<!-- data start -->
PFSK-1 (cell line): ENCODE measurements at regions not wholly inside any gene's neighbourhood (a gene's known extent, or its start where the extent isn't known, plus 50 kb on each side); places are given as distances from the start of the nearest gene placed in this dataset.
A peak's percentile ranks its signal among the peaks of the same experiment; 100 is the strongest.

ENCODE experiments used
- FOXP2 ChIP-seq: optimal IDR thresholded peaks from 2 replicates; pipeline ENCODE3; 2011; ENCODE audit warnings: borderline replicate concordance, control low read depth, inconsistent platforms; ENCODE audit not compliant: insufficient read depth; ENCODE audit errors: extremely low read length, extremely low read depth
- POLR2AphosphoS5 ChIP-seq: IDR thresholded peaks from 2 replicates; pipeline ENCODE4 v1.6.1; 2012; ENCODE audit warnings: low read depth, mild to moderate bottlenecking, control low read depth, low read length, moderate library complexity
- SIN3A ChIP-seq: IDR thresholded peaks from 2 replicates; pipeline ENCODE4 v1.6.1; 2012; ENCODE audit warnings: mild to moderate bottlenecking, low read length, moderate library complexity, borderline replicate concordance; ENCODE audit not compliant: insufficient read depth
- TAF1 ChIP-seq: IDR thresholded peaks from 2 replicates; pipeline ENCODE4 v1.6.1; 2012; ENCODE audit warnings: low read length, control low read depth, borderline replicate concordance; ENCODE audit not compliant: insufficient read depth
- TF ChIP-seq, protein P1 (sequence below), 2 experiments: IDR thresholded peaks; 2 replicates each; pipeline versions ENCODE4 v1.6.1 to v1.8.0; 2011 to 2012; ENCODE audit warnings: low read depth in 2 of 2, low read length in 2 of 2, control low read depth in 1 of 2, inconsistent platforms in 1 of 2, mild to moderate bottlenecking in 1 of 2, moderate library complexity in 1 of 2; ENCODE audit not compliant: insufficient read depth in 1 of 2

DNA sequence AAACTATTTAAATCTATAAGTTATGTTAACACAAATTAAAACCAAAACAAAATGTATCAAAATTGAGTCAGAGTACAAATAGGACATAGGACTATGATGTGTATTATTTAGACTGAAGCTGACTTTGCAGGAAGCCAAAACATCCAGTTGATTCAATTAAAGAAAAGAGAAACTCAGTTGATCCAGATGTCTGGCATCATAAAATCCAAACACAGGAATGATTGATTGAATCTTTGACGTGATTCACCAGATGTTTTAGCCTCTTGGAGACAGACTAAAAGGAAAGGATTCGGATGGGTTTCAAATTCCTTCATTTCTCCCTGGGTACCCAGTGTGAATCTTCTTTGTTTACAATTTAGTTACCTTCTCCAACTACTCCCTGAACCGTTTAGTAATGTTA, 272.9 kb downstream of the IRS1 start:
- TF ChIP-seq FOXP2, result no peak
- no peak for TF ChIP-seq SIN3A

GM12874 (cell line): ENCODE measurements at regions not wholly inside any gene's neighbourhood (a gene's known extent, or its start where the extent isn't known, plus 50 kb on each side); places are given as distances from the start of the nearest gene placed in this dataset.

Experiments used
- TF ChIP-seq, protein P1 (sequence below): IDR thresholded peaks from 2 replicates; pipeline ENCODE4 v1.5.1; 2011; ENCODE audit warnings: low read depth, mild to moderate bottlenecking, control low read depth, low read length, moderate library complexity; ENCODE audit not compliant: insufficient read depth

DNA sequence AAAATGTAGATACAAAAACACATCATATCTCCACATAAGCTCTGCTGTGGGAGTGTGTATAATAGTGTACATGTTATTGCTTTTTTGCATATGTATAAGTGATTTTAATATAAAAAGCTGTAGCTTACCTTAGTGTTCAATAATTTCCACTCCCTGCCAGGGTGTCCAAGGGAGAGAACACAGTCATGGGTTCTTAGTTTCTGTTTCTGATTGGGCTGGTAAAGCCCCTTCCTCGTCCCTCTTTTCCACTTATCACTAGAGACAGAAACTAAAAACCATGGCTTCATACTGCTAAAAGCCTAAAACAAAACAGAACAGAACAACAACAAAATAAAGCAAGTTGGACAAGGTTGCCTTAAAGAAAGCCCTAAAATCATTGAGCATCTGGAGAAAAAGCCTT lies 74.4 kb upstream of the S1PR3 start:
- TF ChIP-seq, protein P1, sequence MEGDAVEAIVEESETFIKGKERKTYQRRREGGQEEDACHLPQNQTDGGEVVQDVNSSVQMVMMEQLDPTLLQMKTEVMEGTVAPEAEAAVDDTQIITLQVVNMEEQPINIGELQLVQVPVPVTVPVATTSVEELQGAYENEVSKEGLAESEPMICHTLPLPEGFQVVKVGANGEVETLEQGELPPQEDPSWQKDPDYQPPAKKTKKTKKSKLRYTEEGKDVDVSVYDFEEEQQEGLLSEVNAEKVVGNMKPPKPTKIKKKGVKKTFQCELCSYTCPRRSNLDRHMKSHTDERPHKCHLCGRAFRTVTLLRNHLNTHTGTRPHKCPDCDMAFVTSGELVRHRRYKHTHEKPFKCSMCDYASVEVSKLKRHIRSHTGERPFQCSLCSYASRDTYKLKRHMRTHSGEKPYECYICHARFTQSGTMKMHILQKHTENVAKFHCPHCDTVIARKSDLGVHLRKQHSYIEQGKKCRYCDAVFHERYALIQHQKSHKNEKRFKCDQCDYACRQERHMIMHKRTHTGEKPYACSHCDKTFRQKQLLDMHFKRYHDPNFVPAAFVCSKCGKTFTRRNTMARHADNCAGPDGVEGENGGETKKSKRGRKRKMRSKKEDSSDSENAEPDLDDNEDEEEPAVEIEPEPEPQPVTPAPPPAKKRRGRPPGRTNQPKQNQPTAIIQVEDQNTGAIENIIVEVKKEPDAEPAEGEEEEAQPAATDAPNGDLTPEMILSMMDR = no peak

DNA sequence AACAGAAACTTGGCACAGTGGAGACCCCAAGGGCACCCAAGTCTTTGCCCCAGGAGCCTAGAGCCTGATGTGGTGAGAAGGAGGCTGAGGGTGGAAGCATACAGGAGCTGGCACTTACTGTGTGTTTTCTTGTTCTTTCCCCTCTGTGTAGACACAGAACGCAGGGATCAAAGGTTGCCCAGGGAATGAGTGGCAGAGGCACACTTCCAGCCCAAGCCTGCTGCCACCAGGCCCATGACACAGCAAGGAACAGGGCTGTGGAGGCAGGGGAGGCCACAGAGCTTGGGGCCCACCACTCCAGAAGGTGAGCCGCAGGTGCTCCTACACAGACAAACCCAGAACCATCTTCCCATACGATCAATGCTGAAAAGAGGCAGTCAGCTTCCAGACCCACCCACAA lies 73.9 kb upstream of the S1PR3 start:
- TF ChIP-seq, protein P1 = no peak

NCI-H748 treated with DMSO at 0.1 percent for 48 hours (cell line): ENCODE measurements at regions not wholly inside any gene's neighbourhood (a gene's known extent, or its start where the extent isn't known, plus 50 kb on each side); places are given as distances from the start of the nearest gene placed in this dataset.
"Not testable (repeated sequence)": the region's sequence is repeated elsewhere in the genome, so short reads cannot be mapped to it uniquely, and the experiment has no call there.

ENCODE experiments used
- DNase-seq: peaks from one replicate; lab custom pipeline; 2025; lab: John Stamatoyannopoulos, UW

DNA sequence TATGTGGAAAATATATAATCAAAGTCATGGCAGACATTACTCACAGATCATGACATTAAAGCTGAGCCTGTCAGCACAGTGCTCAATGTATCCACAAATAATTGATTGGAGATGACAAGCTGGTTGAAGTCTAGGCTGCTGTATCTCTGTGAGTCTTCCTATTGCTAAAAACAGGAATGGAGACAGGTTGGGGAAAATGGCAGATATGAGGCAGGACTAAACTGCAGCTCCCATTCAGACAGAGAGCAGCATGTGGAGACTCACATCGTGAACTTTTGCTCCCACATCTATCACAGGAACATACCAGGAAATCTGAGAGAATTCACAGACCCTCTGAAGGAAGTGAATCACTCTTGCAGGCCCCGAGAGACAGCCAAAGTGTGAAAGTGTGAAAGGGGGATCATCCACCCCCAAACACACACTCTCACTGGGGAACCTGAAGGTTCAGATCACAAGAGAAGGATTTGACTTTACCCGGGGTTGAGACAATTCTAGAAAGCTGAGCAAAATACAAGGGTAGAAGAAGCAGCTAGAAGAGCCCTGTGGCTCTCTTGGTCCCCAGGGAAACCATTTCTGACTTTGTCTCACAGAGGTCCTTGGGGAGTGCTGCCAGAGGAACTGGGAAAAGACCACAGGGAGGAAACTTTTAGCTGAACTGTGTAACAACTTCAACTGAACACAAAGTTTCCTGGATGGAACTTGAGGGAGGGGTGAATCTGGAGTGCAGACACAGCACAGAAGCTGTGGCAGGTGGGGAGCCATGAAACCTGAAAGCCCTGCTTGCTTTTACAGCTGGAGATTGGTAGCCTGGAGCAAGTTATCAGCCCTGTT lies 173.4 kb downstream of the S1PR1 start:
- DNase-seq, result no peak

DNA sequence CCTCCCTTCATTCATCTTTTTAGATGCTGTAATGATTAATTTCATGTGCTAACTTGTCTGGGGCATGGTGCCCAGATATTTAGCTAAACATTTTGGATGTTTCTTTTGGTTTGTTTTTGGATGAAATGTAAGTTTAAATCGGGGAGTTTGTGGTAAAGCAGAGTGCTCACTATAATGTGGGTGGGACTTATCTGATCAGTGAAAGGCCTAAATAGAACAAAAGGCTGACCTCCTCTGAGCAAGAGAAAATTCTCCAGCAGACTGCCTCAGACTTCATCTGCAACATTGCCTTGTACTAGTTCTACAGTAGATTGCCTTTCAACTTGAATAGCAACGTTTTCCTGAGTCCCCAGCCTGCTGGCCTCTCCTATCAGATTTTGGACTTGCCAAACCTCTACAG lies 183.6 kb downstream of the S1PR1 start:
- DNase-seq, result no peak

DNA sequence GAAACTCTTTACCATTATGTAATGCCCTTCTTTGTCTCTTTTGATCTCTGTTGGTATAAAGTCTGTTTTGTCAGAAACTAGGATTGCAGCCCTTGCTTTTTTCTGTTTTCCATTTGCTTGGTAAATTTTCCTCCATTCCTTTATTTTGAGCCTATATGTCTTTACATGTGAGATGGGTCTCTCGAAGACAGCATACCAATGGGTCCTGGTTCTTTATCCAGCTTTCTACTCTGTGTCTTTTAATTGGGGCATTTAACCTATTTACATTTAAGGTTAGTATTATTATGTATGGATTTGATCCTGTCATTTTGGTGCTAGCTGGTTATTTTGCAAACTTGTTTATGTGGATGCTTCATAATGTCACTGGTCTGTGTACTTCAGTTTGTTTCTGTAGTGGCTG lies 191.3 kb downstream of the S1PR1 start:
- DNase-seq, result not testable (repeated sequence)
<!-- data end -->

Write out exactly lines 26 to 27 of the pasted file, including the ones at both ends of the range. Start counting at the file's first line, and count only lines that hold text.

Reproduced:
- DNase-seq, result no peak

DNA sequence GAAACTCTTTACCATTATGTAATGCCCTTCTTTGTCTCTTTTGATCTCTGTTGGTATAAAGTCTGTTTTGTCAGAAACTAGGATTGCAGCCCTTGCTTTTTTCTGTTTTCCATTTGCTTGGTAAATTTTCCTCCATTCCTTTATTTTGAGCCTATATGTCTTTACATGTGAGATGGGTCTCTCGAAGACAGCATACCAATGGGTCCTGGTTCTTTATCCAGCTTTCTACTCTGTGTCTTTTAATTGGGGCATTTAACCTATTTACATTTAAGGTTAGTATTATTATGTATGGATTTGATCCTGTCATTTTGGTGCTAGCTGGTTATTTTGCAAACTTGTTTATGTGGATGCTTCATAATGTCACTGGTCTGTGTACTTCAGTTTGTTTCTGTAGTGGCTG lies 191.3 kb downstream of the S1PR1 start: